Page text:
Thai Massage Intro -08 Early Sources

Early Sources

  Animism shaped the knowledge of health in Traditional Thai Medicine. It is a belief system that attributes spiritual significance to natural objects and phenomena. In the context of Thai medicine, animism influenced the understanding of health and illness, as well as the methods of treatment. Practitioners believed that health resulted from maintaining a harmonious balance between the physical body and the spiritual world. They believed that illness was caused by disruptions in this balance, which could be caused by malevolent spirits or negative energies. This understanding led to a holistic approach to healthcare, where physical, mental, and spiritual aspects were considered equally important. Practitioners used various techniques to restore balance and promote healing. These techniques included herbal medicine, massage, and energy healing. Herbal medicine involves using plants and natural substances believed to possess spiritual properties. Nuad Boran, known as Thai massage, released blockages and restored the body’s energy flow. Energy healing techniques like Reusi Dat Ton focused on manipulating and balancing the body’s energy channels.

    The Mon people, an ethnic group from Myanmar, added their knowledge of herbal medicine and healing techniques to the Thai people, greatly influencing the progression of Thai medical practices. Additionally, the Kmer, an ancient civilization from present-day Cambodia, also introduced their expertise in massage therapy, which became an integral part of Thai medical treatments. Indian Ayurvedic medicine and Chinese Traditional Medicine greatly influenced Thai medical practices, particularly herbal remedies, acupuncture, and energy healing. These diverse influences from the Mon, Kmer, India, and China have shaped the unique and holistic approach of Traditional Thai Medicine.

    Think of Traditional Thai medicine as a “Soup” with a robust Animistic foundation. The recipe draws from the regional practices of people who occupied the region we now know as Thailand before the migration of people from southern China who also contributed to the stew. Adding strong flavor to the “Soup” is the Indian medical knowledge coming through the area because it exists along popular trade routes between India and China.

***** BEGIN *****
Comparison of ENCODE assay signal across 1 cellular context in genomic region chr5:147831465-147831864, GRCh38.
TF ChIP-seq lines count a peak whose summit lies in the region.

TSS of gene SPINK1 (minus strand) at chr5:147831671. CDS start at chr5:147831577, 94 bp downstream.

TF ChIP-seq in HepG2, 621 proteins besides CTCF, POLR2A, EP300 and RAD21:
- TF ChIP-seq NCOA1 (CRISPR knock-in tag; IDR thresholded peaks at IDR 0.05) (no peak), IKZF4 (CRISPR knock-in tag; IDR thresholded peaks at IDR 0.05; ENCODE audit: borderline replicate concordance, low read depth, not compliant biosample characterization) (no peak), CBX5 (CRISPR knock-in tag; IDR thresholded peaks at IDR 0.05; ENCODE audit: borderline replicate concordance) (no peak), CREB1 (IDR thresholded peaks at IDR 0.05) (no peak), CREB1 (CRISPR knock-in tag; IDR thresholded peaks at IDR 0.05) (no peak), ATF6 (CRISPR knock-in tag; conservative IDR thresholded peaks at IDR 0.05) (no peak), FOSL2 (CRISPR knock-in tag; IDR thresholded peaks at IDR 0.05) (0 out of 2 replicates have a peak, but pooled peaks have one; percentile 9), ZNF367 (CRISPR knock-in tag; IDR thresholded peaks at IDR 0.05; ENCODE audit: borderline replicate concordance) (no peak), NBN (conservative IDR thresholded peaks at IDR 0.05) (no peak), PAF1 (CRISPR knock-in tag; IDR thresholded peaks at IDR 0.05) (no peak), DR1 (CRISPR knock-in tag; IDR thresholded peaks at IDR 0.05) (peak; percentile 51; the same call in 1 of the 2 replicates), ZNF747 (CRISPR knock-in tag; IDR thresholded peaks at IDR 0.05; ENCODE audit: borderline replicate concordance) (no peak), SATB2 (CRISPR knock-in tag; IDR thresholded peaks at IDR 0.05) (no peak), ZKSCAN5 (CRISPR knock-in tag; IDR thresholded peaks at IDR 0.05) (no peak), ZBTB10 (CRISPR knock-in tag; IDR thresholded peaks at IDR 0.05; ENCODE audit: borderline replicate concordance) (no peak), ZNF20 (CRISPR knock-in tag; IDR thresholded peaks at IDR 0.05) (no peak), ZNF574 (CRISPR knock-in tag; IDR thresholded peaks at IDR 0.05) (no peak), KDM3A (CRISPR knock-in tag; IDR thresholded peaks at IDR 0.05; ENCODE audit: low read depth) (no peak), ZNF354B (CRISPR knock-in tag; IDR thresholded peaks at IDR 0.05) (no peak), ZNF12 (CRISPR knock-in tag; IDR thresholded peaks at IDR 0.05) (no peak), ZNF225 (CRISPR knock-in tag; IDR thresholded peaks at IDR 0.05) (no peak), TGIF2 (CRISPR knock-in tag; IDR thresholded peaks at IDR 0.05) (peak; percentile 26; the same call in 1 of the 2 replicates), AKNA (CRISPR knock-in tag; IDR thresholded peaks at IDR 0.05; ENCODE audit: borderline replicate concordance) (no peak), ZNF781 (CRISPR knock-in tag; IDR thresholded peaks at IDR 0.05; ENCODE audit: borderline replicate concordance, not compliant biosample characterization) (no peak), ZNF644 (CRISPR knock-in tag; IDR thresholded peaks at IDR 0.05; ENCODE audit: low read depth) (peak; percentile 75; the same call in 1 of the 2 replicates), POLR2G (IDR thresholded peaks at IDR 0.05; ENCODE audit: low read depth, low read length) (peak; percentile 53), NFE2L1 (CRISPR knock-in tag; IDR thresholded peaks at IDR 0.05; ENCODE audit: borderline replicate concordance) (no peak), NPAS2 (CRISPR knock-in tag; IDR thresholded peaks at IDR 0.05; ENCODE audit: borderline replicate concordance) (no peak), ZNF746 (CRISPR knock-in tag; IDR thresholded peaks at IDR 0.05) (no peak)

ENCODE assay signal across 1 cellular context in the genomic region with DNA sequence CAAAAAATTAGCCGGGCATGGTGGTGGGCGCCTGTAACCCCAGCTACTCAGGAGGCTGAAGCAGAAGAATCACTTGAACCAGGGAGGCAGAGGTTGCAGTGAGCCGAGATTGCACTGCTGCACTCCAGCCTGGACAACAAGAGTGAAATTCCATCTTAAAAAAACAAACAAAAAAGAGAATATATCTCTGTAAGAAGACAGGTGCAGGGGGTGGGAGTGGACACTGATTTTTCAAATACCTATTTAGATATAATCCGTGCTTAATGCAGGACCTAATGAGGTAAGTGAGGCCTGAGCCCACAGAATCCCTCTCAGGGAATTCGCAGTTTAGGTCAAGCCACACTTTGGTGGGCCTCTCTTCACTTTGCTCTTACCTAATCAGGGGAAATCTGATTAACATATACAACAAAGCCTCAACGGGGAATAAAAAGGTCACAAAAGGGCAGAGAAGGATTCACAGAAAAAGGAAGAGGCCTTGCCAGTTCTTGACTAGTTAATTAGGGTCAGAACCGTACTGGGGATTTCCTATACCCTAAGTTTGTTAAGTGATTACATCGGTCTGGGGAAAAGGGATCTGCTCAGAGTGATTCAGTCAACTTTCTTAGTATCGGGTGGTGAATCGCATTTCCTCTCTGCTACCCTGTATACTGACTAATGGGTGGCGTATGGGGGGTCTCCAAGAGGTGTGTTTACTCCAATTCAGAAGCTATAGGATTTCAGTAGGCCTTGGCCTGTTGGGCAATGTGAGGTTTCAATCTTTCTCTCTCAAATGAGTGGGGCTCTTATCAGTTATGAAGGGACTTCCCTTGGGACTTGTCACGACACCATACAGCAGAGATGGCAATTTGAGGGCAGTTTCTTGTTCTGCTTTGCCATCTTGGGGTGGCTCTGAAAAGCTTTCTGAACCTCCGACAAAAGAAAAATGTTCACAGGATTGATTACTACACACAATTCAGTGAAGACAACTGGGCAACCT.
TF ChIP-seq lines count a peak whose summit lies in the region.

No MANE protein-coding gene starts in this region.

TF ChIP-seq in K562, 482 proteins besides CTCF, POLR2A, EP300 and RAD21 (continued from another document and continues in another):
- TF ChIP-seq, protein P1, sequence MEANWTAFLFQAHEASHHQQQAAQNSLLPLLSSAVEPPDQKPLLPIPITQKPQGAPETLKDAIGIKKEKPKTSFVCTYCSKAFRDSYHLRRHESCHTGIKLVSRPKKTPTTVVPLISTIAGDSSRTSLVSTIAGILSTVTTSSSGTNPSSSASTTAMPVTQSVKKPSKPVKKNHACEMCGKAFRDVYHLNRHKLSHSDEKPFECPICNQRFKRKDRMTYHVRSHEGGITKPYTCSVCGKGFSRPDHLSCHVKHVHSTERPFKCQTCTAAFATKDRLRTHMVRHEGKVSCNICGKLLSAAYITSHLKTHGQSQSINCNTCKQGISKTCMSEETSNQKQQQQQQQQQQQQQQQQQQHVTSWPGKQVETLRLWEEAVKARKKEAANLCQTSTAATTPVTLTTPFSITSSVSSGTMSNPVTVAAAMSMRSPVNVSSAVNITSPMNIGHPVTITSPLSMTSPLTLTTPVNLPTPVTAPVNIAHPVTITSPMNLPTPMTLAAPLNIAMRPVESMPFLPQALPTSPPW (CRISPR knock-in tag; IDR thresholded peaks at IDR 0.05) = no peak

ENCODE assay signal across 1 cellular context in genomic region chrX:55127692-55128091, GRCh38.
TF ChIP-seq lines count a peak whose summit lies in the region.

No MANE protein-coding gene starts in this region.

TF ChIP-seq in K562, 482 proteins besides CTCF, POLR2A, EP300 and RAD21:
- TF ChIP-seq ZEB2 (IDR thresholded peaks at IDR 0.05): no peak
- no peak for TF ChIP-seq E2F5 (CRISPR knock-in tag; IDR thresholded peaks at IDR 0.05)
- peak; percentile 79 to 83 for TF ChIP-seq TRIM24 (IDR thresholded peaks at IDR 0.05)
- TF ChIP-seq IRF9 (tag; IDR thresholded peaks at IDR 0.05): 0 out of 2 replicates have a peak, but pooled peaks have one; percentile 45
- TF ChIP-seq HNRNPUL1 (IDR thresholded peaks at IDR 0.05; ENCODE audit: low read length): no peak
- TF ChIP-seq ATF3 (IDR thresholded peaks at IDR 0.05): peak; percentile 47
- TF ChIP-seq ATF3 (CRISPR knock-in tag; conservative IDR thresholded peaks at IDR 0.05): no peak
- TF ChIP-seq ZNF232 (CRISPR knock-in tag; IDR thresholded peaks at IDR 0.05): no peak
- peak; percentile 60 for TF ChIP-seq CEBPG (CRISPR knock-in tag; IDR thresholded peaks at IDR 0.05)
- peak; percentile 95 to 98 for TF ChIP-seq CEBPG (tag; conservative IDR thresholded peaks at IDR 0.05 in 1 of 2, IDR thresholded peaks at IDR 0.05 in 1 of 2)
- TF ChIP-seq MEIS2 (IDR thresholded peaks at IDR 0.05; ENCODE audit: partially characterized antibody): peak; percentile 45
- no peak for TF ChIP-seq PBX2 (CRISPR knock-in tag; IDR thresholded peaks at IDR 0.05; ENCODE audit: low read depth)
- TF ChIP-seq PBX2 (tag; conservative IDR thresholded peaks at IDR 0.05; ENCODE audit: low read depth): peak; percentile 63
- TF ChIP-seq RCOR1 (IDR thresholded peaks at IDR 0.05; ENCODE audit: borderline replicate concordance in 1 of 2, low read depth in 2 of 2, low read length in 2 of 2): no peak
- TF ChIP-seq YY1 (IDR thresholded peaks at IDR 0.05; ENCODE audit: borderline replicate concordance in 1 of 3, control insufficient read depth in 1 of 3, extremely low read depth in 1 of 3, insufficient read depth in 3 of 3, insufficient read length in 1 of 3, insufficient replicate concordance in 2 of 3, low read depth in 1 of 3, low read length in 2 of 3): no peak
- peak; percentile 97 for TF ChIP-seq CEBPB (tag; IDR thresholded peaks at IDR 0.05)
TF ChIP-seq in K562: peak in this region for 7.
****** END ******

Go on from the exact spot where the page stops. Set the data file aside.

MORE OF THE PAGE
Throughout history, Thai medicine has experienced several revivals. It has been brought back to prominence many times by different leaders after falling out of favor. In the early 1900s, this Traditional Thai Medicine was outlawed and considered medical quackery, favoring Western medicine. However, by the mid-1990s, TTM was again being supported as part of the Seventh National Economic and Social Plan for 1992-1996, stating that “the promotion of people’s health entails the efforts to develop traditional wisdom in health care, including Thai traditional medicine, herbal medicine, and traditional massage, to integrate it into the modern health service system.

   In 1993, under the supervision of the Ministry of Public Health, the government of Thailand created the National Institute of Thai Traditional Medicine. The goals of the institute are to “gather knowledge, revise, verify, classify, and explain traditional Thai medicine knowledge,” “systematize and standardize the body of Traditional Thai medicine,” to “compare and explain the philosophies and basic theories of traditional Thai medicine and to produce textbooks on traditional Thai medicine.”

  So, as we can see, only recently has this knowledge been codified.